CALGARY, Alberta (Reuters) - Canada's ruling Conservatives have increased their lead over the opposition Liberals as election-style campaigning has picked up since the start of the year, a poll released on Friday said.
The Conservatives under Prime Minister Stephen Harper lead the Liberal Party by 37.3 percent to 24.8 percent, about a 2 percentage point gain for the ruling party in the past month and its largest lead since October 2009, according to an Ekos survey for the Canadian Broadcasting Corp.
The support level for the Liberals, led by Michael Ignatieff, represents a drop of about 3 percentage points since mid-January, and is lower than the results in the 2008 federal election, the party's worst-ever showing, the poll said.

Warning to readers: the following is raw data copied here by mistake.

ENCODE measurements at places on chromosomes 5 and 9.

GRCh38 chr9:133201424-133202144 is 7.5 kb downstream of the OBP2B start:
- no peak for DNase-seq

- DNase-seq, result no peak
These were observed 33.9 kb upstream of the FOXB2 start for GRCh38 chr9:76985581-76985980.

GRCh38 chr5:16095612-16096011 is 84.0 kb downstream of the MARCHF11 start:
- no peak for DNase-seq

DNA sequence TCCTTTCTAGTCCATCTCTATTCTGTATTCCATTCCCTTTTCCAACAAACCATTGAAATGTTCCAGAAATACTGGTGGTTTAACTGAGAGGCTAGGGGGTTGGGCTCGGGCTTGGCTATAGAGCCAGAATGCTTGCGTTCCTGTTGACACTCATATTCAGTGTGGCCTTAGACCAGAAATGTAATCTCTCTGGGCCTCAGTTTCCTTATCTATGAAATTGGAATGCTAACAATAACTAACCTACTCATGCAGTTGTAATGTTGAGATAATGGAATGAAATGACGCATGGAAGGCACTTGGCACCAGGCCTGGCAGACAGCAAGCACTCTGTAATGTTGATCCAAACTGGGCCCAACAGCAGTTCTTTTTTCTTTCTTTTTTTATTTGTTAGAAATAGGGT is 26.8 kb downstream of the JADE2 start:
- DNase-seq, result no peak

Despite the Conservatives' gains, they would not be assured a majority of the seats in the House of Commons if an election were held now. Harper has led minority governments since first coming to power in 2006.
Among the other parties, the left-leaning New Democrats have 14.2 percent support; the Greens, which do not have a seat in the House of Commons, have 10.7 percent; and the separatist Bloc Quebecois, which fields candidates only in the province of Quebec, has 9.9 percent.
Each party has said it does not want an election this year, but nonetheless appear to be girding for a vote in advance of the federal budget, expected in March.
Ekos said its survey of 1,652 Canadians conducted between February 4 and 9 has a margin of error of 1.4 percentage points.
Reporting by Jeffrey Jones; editing by Rob Wilson